In one of the most disadvantaged areas of Port-Au-Prince, Haiti, we support two schools, St. Emma and St. Nicolas.This way we enable over 600 children to attend school free of charge every year and offer them a second safe home. In 2010, the schools were unfortunately destroyed by the big earthquake, as were large parts of Port-au-Prince. With help of numerous donors and initiatives in 2013 we were able to build two new earthquake-proof schools and ceremoniously open them in 2015. In addition, both of the schools have a drinking water fountain since 2017/18, which is available not only to the children, but also to the local community. Only Haitians work in both schools: The project thus creates local jobs and supports the regional economy.

The schools are run by the Fondation St. Luc. The Fondation St. Luc is a Haitian non-profit organization. It was founded by young Haitians who grew up in the Haitian branch of nph Kinderhilfe. Fondation St. Luc works closely with nph Haiti, but is autonomous and independent of all partners and is the sole owner and administrator of its many programs and initiatives. For more than 20 years, the St. Luc Education Program has been providing free academic and vocational training, school supplies, uniforms, backpacks, and meals to more than 16,000 students. Most of their 33 elementary schools, like the St. Emma and St Nicolas elementary schools we support, are located in the most difficult and underserved areas of Port-au-Prince, while others have opened in the provinces.

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St. Emma and St. Nicolas each teach about 300 children from the neighboring residential areas. The children are schooled there from preschool to 6th grade. The schools are not only a place of learning, but also a place where the children can play safely and relax. The students who graduate from the St. Luc elementary schools in Port-au-Prince have the opportunity to attend the "Academy for Peace and Justice" secondary school. The Academy is financed and supported by Artists for Peace and Justice. After high school, St. Luc students, along with members of the local community, can apply to attend the Fondation St. Luc vocational school. The School of Nursing and Medical Technology and the School of Science and Technology provide training that enables students to enter the job market as skilled professionals. Courses offered include nursing, water treatment, car repair, solar energy, as well as digital media and communications.

Fondation St. Luc's mission statement:
"The St. Luke Foundation is committed to building a stronger Haiti by providing outstanding services to the country's poorest and most vulnerable, ensuring that they can use their potential to the fullest. (...) Objective: to include and empower children who have been isolated or ignored by society because of their poverty, place of residence, family situation, or physical or mental disability (...) All aspects of the St. Luke Foundation's work, both financial and operational, are carried out with full independence from church and state. We respect the opinions and beliefs of both those who seek our help and those who offer it."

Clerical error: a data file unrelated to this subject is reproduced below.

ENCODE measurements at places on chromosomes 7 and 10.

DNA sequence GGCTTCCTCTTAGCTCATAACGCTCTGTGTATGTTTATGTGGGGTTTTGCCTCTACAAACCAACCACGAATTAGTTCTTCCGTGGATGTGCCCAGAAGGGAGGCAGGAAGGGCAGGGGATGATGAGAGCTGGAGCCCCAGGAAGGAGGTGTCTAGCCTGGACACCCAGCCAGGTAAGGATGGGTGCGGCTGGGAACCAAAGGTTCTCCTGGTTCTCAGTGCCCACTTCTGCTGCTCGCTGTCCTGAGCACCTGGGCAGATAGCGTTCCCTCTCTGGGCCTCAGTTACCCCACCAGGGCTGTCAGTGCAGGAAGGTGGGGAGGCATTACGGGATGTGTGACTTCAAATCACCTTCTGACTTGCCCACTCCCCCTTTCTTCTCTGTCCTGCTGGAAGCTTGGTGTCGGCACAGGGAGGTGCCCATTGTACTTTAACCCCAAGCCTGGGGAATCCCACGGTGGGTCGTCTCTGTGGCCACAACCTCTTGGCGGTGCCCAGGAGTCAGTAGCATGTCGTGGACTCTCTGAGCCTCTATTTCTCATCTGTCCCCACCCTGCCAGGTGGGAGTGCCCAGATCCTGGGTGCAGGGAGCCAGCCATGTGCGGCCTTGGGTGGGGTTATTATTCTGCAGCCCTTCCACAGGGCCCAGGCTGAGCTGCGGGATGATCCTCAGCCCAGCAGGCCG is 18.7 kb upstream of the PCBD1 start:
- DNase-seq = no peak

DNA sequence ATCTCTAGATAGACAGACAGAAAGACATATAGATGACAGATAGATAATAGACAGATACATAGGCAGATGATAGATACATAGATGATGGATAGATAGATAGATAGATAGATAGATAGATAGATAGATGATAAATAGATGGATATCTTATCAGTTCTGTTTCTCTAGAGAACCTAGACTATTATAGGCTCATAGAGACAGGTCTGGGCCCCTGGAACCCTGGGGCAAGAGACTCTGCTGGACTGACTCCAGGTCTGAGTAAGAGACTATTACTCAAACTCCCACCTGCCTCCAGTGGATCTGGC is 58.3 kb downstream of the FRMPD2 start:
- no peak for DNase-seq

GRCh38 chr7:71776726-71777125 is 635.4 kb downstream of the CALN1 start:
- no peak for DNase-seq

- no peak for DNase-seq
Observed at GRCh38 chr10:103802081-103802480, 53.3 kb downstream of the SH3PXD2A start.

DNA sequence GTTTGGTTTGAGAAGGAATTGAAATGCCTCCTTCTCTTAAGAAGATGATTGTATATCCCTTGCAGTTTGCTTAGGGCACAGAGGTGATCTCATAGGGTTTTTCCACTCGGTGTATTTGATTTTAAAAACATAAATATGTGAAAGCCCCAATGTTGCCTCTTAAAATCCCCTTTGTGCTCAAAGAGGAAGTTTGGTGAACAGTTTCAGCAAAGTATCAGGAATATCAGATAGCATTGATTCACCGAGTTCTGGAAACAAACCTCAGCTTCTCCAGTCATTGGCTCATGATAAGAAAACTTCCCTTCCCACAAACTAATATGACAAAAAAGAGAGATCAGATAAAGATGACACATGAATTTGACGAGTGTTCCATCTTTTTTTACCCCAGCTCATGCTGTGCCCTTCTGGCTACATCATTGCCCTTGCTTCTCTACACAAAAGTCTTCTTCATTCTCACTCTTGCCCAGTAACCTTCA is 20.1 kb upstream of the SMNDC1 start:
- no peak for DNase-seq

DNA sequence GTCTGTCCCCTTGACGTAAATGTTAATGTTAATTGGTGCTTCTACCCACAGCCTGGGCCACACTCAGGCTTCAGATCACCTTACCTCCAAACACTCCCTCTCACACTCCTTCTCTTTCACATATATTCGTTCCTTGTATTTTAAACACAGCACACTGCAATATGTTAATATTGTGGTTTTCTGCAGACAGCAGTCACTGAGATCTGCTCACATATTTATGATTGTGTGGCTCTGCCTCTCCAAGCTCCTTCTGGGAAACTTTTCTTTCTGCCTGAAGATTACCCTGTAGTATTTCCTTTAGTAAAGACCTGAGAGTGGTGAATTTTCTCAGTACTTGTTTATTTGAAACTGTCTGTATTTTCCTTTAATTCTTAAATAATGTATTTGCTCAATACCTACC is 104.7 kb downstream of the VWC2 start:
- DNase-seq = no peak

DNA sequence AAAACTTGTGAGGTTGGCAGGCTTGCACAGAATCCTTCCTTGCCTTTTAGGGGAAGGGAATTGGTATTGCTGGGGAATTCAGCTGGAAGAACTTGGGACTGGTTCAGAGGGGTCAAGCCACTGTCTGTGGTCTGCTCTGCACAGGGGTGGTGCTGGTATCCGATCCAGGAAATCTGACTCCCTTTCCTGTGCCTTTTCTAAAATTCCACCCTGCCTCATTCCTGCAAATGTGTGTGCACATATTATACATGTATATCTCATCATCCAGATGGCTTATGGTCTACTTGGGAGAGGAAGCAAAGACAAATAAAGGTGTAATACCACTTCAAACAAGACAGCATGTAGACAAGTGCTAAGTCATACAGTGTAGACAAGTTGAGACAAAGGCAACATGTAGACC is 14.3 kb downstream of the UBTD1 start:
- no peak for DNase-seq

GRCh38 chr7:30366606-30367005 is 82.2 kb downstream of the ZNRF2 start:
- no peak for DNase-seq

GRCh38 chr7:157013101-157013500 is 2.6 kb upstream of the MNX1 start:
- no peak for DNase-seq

Guiding principle of nph:
"Equal treatment: regardless of origin, skin color or religion, we help people in need - especially children."

Marie’s Story

The conversation with Marie was written down from memory after it took place. In accordance with our child protection policy, the child's name and picture were changed for her protection.

Marie geschichteThe first thing you notice is the noise. In a school builtout of ancient stones, you can hear the voices of the students and the teachers bouncing off the walls and echoing through the cracks. But it is precisely this permanent reverberation that makes the silence especially extraordinary at the moment when the teacher's voice falls silent and only the scratching of the pencils on the paper can be heard. 

One of these pens belongs to Marie, a happy nine year old. “Look” - she points to the French lines which she has carefully written in her notebook. She sits not even five centimeters away from her classmate, but the two work symbiotically. As they slowly copy the teacher’s italic writing from the blackboard, the two move their heads almost synchronously. 

“I love the lessons. I have to do my best to look good”, she explains, swinging her legs back and forth under the bench. She grabs her head, “Every morning my aunt checks my head and makes sure my bows sit well. I know that it is something very special to be able to attend school. Many children in my neighbourhood are not allowed or cannot go to schools and so I know that I must make the best out of it. My house is small and gets wet, dirty and flooded, especially when it rains. I always wrap my books very carefully, so that nothing happens to them.”

“We look after around 300 children here - children who often don’t have another refuge”, says the Director Joel Genalien. “We are in a very poor area - a place where government benefits very rarely get to.”
Marie’s school is situated in Wharf Jeremie, a part of the Cité Soleil in Port-au-Prince, one of the most dangerous areas of Haiti. “It can sometimes be frightening”, says Marie - her smile disappears for a moment and her eyes are pensive.

But then she nods her head slightly and her eyes show determination. “But I know the only way to make it less frightening is to come here and learn. When I come here, I find peace - even in spite of the noise. I can learn maths, French and science here without having to worry what is going on outside. For me it is more than just a school. It is my second home.”

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